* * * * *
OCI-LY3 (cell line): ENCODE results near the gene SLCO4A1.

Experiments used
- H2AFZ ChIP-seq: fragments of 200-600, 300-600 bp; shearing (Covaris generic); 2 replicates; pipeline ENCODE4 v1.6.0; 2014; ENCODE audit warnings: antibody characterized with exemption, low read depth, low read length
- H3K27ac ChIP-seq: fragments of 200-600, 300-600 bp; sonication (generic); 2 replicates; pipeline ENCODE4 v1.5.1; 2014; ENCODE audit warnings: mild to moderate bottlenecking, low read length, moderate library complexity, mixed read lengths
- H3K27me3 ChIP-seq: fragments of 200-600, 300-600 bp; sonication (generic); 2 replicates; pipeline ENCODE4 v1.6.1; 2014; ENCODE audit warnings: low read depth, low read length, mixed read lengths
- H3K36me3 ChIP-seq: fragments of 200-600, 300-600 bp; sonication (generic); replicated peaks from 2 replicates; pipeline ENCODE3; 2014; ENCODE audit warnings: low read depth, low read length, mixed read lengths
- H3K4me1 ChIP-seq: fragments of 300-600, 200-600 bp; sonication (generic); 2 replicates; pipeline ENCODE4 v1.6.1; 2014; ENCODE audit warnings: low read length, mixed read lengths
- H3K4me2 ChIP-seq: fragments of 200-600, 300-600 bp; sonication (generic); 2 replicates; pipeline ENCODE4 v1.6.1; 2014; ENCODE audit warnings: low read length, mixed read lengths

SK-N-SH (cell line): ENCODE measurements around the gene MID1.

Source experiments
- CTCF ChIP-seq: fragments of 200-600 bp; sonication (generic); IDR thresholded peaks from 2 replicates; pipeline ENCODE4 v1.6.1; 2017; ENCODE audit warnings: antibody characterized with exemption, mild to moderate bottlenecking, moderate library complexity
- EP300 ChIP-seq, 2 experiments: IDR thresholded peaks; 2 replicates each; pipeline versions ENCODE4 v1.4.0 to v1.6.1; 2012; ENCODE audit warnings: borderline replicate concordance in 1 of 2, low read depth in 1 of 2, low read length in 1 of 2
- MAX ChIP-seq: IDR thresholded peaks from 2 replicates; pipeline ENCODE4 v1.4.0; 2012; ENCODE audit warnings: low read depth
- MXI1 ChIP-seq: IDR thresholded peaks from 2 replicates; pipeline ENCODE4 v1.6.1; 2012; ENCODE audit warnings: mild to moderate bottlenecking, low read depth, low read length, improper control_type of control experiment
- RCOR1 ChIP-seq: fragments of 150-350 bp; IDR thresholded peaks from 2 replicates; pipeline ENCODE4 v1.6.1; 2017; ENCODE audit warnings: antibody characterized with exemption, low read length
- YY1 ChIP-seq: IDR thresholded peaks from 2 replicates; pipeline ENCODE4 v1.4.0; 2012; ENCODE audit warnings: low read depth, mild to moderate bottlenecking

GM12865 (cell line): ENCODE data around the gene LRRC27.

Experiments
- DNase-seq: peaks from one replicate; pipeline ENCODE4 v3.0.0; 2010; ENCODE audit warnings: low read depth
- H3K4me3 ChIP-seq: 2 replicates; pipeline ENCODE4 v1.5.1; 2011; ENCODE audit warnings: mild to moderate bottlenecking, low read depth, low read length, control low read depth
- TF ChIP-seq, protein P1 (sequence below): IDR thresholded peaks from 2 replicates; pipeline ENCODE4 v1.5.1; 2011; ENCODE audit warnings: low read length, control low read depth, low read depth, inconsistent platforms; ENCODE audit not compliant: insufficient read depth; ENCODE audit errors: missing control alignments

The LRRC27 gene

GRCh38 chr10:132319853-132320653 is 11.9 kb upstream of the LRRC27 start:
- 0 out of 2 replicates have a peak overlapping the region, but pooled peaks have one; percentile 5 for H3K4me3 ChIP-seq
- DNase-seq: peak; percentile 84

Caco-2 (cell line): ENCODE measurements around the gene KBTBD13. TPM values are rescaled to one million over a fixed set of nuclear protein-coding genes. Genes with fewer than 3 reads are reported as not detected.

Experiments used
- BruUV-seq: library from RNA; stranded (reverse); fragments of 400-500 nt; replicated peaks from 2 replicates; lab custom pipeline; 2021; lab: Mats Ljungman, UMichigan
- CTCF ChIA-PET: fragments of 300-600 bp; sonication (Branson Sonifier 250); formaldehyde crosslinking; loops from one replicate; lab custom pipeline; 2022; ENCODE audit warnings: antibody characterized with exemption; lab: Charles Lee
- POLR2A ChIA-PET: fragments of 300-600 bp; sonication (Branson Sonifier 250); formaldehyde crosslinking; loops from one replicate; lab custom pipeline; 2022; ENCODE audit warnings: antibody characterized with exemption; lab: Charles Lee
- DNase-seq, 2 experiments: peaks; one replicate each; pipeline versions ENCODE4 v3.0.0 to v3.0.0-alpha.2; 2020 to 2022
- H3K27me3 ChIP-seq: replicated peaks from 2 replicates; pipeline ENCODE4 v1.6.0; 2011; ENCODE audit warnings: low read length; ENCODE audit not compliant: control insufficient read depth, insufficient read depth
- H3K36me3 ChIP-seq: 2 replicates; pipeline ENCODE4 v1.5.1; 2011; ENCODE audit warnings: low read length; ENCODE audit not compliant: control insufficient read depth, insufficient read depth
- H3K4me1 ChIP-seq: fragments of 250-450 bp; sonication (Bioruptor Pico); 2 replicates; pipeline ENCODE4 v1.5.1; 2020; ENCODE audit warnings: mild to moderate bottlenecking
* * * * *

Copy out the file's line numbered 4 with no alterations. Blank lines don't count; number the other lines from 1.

- H3K27ac ChIP-seq: fragments of 200-600, 300-600 bp; sonication (generic); 2 replicates; pipeline ENCODE4 v1.5.1; 2014; ENCODE audit warnings: mild to moderate bottlenecking, low read length, moderate library complexity, mixed read lengths